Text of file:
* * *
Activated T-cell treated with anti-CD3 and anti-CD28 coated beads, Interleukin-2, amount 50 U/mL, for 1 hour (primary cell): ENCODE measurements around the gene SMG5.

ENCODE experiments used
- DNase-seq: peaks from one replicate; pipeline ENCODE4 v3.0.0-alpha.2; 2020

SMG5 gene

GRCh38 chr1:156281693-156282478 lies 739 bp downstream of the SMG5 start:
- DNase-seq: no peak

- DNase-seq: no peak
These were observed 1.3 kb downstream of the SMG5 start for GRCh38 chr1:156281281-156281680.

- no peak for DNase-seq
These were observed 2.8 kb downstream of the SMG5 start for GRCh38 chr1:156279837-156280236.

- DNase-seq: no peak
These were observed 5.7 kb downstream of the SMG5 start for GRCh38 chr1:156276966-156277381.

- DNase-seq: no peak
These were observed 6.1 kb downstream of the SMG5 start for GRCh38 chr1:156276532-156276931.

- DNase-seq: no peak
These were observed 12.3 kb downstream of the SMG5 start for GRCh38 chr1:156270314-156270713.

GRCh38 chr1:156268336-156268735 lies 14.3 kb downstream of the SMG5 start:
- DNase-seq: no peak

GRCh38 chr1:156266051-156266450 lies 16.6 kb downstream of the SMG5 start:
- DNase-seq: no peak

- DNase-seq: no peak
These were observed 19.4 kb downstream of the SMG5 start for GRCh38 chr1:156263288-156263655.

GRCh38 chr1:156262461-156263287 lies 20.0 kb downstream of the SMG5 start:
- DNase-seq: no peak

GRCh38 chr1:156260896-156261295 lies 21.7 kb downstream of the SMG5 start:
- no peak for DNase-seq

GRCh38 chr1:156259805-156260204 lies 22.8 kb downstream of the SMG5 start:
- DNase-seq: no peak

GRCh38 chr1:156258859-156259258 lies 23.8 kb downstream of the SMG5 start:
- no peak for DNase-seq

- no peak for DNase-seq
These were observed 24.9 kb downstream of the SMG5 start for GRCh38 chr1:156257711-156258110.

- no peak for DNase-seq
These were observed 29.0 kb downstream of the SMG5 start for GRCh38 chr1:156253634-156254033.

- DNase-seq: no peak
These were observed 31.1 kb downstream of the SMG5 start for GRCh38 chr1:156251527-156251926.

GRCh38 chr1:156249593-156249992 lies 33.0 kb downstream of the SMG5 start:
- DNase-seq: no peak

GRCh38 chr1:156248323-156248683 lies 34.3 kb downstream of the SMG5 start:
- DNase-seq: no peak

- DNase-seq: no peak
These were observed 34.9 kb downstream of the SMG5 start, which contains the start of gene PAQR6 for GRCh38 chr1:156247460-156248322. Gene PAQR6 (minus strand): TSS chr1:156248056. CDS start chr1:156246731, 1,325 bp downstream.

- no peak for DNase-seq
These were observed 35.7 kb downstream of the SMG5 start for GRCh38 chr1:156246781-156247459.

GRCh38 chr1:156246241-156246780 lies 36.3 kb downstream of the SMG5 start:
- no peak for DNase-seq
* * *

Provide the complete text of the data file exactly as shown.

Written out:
Activated T-cell treated with anti-CD3 and anti-CD28 coated beads, Interleukin-2, amount 50 U/mL, for 1 hour (primary cell): ENCODE measurements around the gene SMG5.

ENCODE experiments used
- DNase-seq: peaks from one replicate; pipeline ENCODE4 v3.0.0-alpha.2; 2020

SMG5 gene

GRCh38 chr1:156281693-156282478 lies 739 bp downstream of the SMG5 start:
- DNase-seq: no peak

- DNase-seq: no peak
These were observed 1.3 kb downstream of the SMG5 start for GRCh38 chr1:156281281-156281680.

- no peak for DNase-seq
These were observed 2.8 kb downstream of the SMG5 start for GRCh38 chr1:156279837-156280236.

- DNase-seq: no peak
These were observed 5.7 kb downstream of the SMG5 start for GRCh38 chr1:156276966-156277381.

- DNase-seq: no peak
These were observed 6.1 kb downstream of the SMG5 start for GRCh38 chr1:156276532-156276931.

- DNase-seq: no peak
These were observed 12.3 kb downstream of the SMG5 start for GRCh38 chr1:156270314-156270713.

GRCh38 chr1:156268336-156268735 lies 14.3 kb downstream of the SMG5 start:
- DNase-seq: no peak

GRCh38 chr1:156266051-156266450 lies 16.6 kb downstream of the SMG5 start:
- DNase-seq: no peak

- DNase-seq: no peak
These were observed 19.4 kb downstream of the SMG5 start for GRCh38 chr1:156263288-156263655.

GRCh38 chr1:156262461-156263287 lies 20.0 kb downstream of the SMG5 start:
- DNase-seq: no peak

GRCh38 chr1:156260896-156261295 lies 21.7 kb downstream of the SMG5 start:
- no peak for DNase-seq

GRCh38 chr1:156259805-156260204 lies 22.8 kb downstream of the SMG5 start:
- DNase-seq: no peak

GRCh38 chr1:156258859-156259258 lies 23.8 kb downstream of the SMG5 start:
- no peak for DNase-seq

- no peak for DNase-seq
These were observed 24.9 kb downstream of the SMG5 start for GRCh38 chr1:156257711-156258110.

- no peak for DNase-seq
These were observed 29.0 kb downstream of the SMG5 start for GRCh38 chr1:156253634-156254033.

- DNase-seq: no peak
These were observed 31.1 kb downstream of the SMG5 start for GRCh38 chr1:156251527-156251926.

GRCh38 chr1:156249593-156249992 lies 33.0 kb downstream of the SMG5 start:
- DNase-seq: no peak

GRCh38 chr1:156248323-156248683 lies 34.3 kb downstream of the SMG5 start:
- DNase-seq: no peak

- DNase-seq: no peak
These were observed 34.9 kb downstream of the SMG5 start, which contains the start of gene PAQR6 for GRCh38 chr1:156247460-156248322. Gene PAQR6 (minus strand): TSS chr1:156248056. CDS start chr1:156246731, 1,325 bp downstream.

- no peak for DNase-seq
These were observed 35.7 kb downstream of the SMG5 start for GRCh38 chr1:156246781-156247459.

GRCh38 chr1:156246241-156246780 lies 36.3 kb downstream of the SMG5 start:
- no peak for DNase-seq